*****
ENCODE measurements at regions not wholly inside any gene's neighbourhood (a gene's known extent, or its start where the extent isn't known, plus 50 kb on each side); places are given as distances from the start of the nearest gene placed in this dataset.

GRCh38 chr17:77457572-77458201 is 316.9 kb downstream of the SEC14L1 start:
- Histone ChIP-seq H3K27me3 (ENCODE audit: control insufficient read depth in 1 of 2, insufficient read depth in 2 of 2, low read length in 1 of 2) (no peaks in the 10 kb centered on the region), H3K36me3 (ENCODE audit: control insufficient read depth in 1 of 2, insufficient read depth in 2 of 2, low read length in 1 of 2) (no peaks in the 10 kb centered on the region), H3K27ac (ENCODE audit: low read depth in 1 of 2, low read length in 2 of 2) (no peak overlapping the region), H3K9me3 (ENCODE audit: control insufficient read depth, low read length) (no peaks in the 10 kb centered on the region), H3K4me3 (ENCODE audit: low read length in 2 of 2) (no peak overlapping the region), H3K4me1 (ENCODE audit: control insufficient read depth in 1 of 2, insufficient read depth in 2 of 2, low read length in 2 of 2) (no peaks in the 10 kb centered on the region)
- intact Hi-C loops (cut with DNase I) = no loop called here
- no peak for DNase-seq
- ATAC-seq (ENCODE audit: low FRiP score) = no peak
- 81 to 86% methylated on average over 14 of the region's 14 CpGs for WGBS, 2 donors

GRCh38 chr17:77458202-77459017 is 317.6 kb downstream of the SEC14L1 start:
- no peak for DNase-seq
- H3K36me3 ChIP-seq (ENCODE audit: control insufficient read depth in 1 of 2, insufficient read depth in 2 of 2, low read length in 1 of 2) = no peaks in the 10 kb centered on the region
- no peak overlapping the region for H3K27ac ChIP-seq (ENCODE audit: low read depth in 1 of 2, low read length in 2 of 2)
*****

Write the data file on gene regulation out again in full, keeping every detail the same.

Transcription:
ENCODE measurements at regions not wholly inside any gene's neighbourhood (a gene's known extent, or its start where the extent isn't known, plus 50 kb on each side); places are given as distances from the start of the nearest gene placed in this dataset.

GRCh38 chr17:77457572-77458201 is 316.9 kb downstream of the SEC14L1 start:
- Histone ChIP-seq H3K27me3 (ENCODE audit: control insufficient read depth in 1 of 2, insufficient read depth in 2 of 2, low read length in 1 of 2) (no peaks in the 10 kb centered on the region), H3K36me3 (ENCODE audit: control insufficient read depth in 1 of 2, insufficient read depth in 2 of 2, low read length in 1 of 2) (no peaks in the 10 kb centered on the region), H3K27ac (ENCODE audit: low read depth in 1 of 2, low read length in 2 of 2) (no peak overlapping the region), H3K9me3 (ENCODE audit: control insufficient read depth, low read length) (no peaks in the 10 kb centered on the region), H3K4me3 (ENCODE audit: low read length in 2 of 2) (no peak overlapping the region), H3K4me1 (ENCODE audit: control insufficient read depth in 1 of 2, insufficient read depth in 2 of 2, low read length in 2 of 2) (no peaks in the 10 kb centered on the region)
- intact Hi-C loops (cut with DNase I) = no loop called here
- no peak for DNase-seq
- ATAC-seq (ENCODE audit: low FRiP score) = no peak
- 81 to 86% methylated on average over 14 of the region's 14 CpGs for WGBS, 2 donors

GRCh38 chr17:77458202-77459017 is 317.6 kb downstream of the SEC14L1 start:
- no peak for DNase-seq
- H3K36me3 ChIP-seq (ENCODE audit: control insufficient read depth in 1 of 2, insufficient read depth in 2 of 2, low read length in 1 of 2) = no peaks in the 10 kb centered on the region
- no peak overlapping the region for H3K27ac ChIP-seq (ENCODE audit: low read depth in 1 of 2, low read length in 2 of 2)